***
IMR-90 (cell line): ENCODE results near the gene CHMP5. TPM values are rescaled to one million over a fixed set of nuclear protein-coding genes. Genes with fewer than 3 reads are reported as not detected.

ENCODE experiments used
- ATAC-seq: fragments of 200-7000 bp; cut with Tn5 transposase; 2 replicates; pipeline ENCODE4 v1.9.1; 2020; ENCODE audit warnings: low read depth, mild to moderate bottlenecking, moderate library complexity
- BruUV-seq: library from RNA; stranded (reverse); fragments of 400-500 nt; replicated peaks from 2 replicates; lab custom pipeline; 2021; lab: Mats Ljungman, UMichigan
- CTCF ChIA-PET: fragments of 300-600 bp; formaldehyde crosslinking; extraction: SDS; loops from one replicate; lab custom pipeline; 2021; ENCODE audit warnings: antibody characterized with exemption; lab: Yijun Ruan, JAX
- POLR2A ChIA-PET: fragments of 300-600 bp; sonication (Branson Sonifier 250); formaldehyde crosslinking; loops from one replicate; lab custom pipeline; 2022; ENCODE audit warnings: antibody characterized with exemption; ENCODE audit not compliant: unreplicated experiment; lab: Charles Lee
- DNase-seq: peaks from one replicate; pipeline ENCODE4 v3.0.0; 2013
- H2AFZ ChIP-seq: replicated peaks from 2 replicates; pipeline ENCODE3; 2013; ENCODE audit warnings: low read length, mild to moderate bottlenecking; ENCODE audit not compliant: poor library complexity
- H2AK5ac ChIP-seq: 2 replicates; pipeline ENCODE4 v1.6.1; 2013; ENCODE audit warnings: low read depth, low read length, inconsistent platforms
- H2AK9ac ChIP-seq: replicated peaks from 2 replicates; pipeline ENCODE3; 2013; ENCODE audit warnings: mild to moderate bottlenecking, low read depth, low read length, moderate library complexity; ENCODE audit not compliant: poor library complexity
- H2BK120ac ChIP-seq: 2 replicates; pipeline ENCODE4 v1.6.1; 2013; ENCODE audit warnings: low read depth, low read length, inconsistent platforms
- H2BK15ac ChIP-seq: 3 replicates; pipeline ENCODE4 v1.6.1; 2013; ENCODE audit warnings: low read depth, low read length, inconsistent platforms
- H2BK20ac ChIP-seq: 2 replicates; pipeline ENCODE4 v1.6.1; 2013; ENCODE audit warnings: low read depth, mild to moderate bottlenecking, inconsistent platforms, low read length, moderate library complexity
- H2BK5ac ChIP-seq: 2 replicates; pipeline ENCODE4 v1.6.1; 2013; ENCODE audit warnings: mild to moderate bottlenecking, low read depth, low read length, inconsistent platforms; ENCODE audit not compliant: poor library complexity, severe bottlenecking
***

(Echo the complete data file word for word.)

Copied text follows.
IMR-90 (cell line): ENCODE results near the gene CHMP5. TPM values are rescaled to one million over a fixed set of nuclear protein-coding genes. Genes with fewer than 3 reads are reported as not detected.

ENCODE experiments used
- ATAC-seq: fragments of 200-7000 bp; cut with Tn5 transposase; 2 replicates; pipeline ENCODE4 v1.9.1; 2020; ENCODE audit warnings: low read depth, mild to moderate bottlenecking, moderate library complexity
- BruUV-seq: library from RNA; stranded (reverse); fragments of 400-500 nt; replicated peaks from 2 replicates; lab custom pipeline; 2021; lab: Mats Ljungman, UMichigan
- CTCF ChIA-PET: fragments of 300-600 bp; formaldehyde crosslinking; extraction: SDS; loops from one replicate; lab custom pipeline; 2021; ENCODE audit warnings: antibody characterized with exemption; lab: Yijun Ruan, JAX
- POLR2A ChIA-PET: fragments of 300-600 bp; sonication (Branson Sonifier 250); formaldehyde crosslinking; loops from one replicate; lab custom pipeline; 2022; ENCODE audit warnings: antibody characterized with exemption; ENCODE audit not compliant: unreplicated experiment; lab: Charles Lee
- DNase-seq: peaks from one replicate; pipeline ENCODE4 v3.0.0; 2013
- H2AFZ ChIP-seq: replicated peaks from 2 replicates; pipeline ENCODE3; 2013; ENCODE audit warnings: low read length, mild to moderate bottlenecking; ENCODE audit not compliant: poor library complexity
- H2AK5ac ChIP-seq: 2 replicates; pipeline ENCODE4 v1.6.1; 2013; ENCODE audit warnings: low read depth, low read length, inconsistent platforms
- H2AK9ac ChIP-seq: replicated peaks from 2 replicates; pipeline ENCODE3; 2013; ENCODE audit warnings: mild to moderate bottlenecking, low read depth, low read length, moderate library complexity; ENCODE audit not compliant: poor library complexity
- H2BK120ac ChIP-seq: 2 replicates; pipeline ENCODE4 v1.6.1; 2013; ENCODE audit warnings: low read depth, low read length, inconsistent platforms
- H2BK15ac ChIP-seq: 3 replicates; pipeline ENCODE4 v1.6.1; 2013; ENCODE audit warnings: low read depth, low read length, inconsistent platforms
- H2BK20ac ChIP-seq: 2 replicates; pipeline ENCODE4 v1.6.1; 2013; ENCODE audit warnings: low read depth, mild to moderate bottlenecking, inconsistent platforms, low read length, moderate library complexity
- H2BK5ac ChIP-seq: 2 replicates; pipeline ENCODE4 v1.6.1; 2013; ENCODE audit warnings: mild to moderate bottlenecking, low read depth, low read length, inconsistent platforms; ENCODE audit not compliant: poor library complexity, severe bottlenecking